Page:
Archive for April, 2012


“One of His disciples said to HIm, ‘Lord, teach us to pray…” (Luke 11:1).

The old saying is “prayer changes things.” More than anything, however, prayer changes the pray-er. The disciples recognized that the prayer life of Jesus was the key to his life and ministry. Of all the things for which they might have asked–how to interpret the scripture, preach, perform miracles–they requested, instead, “teach us to pray.” It is foundational to attuning one’s heart to the Father.

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“Blessed be the God and Father of our Lord Jesus Christ, who has blessed us with every spiritual blessing in the heavenly places in Christ” (Ephesians 1:3).

Listen closely to the conversations of professing believers in America when they speak of God’s blessings.  More often than not it is always associated with some financial gain.  For those who have longed for more than the temporal veneer of success offered by this world, the greater blessing is recognized in the salvation that is ours; the transforming presence of the Holy Spirit in our lives; the eternal reward that is to come, and the peace that passes all understanding here and now.

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“Pray without ceasing; in everything give thanks; for this is God’s will for you in Christ Jesus” (1 Thessalonians 5:17).

Unceasing prayer should not be thought of in terms of a continual folding of the hands, closing of the eyes, or a posture to be maintained.  Rather, unceasing prayer is the attitude and spirit of prayer we are challenged to maintain in every waking moment of the day.  It is only as we see ourselves in constant communion with the Father that we have the eyes to see both the blessings and the needs of the world around us.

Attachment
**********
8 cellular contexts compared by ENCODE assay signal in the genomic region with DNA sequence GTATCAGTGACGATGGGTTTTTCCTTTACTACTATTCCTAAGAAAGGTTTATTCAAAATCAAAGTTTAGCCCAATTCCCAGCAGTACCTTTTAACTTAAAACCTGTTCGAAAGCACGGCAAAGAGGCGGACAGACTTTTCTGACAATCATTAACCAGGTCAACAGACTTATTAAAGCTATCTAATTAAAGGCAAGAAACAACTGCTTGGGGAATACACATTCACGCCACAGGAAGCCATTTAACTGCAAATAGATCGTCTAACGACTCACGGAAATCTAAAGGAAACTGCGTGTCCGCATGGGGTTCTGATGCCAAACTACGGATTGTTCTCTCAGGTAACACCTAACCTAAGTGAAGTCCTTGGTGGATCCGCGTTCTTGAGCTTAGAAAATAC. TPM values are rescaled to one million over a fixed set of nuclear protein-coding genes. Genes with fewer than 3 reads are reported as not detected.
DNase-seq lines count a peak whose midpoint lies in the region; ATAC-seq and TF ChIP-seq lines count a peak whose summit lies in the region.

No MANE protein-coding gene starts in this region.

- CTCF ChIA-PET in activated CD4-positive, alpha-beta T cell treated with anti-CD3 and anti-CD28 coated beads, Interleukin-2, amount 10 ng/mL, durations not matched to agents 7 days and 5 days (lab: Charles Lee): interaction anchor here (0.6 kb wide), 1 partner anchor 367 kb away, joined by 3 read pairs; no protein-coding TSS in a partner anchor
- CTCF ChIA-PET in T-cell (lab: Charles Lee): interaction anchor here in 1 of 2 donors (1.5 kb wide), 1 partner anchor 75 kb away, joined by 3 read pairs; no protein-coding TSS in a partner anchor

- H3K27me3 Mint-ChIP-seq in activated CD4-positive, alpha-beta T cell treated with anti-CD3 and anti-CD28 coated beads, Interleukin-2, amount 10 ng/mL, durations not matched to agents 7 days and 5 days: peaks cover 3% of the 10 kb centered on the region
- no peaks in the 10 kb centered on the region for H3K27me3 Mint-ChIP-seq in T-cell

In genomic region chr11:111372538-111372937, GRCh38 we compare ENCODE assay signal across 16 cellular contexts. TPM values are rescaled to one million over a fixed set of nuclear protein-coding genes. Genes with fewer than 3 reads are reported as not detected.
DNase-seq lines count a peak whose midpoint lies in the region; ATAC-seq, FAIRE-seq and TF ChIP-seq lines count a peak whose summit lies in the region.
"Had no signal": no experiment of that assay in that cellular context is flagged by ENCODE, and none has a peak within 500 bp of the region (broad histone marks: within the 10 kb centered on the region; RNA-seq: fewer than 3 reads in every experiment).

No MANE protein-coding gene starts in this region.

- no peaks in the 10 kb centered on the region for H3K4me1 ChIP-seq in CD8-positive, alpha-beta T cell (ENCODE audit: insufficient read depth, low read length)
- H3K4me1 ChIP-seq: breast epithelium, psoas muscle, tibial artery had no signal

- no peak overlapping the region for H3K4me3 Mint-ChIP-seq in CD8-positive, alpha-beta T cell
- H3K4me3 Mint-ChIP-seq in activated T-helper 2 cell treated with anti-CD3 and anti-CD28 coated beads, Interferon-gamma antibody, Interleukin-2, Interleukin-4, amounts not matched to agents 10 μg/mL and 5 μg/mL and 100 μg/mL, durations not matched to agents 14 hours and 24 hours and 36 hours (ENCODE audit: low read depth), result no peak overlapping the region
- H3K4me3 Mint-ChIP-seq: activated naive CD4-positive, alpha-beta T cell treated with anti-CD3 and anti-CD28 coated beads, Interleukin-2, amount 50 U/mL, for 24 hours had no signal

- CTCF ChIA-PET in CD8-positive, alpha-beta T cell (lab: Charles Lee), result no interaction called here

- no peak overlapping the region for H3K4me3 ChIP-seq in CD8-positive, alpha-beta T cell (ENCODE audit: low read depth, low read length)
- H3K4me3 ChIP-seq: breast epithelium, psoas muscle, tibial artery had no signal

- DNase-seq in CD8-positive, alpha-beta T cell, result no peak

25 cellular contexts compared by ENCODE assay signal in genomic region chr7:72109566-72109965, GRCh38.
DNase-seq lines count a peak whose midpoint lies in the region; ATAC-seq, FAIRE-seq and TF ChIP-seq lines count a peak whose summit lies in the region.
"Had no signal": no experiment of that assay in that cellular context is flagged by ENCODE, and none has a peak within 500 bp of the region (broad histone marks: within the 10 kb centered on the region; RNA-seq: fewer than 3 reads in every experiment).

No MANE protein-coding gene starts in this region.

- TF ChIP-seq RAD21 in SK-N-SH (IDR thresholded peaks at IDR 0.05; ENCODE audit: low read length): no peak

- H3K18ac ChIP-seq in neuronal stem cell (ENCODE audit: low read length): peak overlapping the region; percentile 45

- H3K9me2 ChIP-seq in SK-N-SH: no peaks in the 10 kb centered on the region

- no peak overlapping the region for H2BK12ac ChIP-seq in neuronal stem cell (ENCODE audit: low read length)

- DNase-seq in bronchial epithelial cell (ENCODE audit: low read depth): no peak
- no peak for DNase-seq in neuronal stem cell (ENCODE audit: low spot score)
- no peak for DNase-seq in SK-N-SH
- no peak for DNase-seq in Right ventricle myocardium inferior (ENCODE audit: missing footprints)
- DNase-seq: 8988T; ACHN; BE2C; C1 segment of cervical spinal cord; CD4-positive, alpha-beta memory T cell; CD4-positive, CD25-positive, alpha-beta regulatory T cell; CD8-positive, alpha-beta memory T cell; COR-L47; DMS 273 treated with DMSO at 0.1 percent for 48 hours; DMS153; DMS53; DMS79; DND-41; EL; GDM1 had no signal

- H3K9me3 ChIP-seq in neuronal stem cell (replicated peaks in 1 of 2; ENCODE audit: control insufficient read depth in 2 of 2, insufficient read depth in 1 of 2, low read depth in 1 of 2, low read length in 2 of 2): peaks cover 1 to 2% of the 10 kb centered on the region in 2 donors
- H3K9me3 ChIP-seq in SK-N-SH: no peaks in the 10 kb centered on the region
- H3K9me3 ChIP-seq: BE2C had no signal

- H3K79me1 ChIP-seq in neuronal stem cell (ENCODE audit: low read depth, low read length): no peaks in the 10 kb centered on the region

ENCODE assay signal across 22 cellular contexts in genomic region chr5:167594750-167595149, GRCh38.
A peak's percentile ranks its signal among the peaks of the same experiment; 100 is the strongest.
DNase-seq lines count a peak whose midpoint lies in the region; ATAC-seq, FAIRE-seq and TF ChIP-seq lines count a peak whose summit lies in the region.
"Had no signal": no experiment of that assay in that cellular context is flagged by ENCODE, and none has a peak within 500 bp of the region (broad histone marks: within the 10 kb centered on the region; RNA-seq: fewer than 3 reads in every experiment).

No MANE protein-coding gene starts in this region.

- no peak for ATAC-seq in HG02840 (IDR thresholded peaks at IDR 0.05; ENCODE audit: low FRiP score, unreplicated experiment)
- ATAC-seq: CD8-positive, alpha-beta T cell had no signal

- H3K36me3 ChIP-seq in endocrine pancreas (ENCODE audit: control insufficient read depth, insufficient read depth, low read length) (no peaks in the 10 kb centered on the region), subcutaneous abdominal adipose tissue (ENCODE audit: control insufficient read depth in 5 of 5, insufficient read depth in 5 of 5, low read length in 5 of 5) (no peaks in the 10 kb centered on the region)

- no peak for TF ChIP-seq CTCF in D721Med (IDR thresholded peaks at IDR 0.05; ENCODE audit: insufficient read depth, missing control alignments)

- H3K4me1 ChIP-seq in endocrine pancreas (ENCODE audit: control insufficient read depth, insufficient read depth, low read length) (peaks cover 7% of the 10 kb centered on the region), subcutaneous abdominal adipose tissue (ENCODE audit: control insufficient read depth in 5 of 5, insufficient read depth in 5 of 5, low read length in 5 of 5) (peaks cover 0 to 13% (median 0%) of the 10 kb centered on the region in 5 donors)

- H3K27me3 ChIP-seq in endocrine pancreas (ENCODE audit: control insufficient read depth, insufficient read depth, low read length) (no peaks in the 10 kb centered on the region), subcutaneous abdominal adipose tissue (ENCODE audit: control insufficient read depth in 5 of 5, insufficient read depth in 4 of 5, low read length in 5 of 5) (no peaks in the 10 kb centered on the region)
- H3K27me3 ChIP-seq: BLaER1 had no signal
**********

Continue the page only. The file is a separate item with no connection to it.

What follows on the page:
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“For everyone who exalts himself will be humbled, and he who humbles himself will be exalted” (Luke 14:11).

Pride is the only disease that makes everyone sick except the one who has it.  The need to inform others of one’s importance is a telling sign of insecurity and the inability to be comfortable in one’s own skin.  The great paradox of scripture, however, is that we become great by becoming little; that we increase by decreasing.

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“Not everyone who says to Me, ‘Lord, Lord,’ will enter the kingdom of heaven, but he who does the will of My Father who is in heaven…And then I will declare to them, ‘I never knew you; DEPART FROM ME YOU WHO PRACTICE LAWLESSNESS'” (Matthew 7:21,23).

Sometimes the words of our Lord speak so pointedly that it makes us uncomfortable.  Just as a coach can come across as short, loud, and demanding, resulting from his understanding of the level of commitment necessary to be victorious, our Lord understands the greater urgency when it comes to matters of eternal consequence.  Lip service is never sufficient.  True belief is evident in obedience.